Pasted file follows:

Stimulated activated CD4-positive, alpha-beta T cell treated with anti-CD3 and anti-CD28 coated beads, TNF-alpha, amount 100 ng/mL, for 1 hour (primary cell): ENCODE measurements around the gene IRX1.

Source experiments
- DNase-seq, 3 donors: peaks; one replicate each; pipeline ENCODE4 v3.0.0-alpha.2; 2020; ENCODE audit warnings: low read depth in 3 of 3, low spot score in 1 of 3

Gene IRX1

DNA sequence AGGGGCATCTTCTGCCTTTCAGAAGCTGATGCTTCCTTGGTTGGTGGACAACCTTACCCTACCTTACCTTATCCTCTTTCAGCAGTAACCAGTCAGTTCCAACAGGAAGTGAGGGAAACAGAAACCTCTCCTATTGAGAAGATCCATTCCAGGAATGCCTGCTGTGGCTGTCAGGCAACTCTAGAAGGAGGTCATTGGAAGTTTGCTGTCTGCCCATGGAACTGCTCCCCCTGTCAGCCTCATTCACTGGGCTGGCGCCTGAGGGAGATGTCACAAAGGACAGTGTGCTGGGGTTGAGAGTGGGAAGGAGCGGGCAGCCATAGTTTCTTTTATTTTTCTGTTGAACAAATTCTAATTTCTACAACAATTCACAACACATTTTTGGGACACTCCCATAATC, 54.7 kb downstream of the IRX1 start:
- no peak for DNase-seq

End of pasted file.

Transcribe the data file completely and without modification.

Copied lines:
Stimulated activated CD4-positive, alpha-beta T cell treated with anti-CD3 and anti-CD28 coated beads, TNF-alpha, amount 100 ng/mL, for 1 hour (primary cell): ENCODE measurements around the gene IRX1.

Source experiments
- DNase-seq, 3 donors: peaks; one replicate each; pipeline ENCODE4 v3.0.0-alpha.2; 2020; ENCODE audit warnings: low read depth in 3 of 3, low spot score in 1 of 3

Gene IRX1

DNA sequence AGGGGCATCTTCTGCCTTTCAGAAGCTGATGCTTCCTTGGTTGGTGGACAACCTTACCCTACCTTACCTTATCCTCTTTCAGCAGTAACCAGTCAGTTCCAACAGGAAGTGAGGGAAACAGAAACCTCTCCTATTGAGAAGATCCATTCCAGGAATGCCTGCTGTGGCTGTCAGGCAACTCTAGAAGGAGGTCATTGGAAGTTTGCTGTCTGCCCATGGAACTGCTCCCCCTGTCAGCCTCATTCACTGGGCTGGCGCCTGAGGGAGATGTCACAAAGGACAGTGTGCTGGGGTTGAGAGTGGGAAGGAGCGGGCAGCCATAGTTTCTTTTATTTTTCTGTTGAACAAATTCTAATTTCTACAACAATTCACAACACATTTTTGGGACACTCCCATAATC, 54.7 kb downstream of the IRX1 start:
- no peak for DNase-seq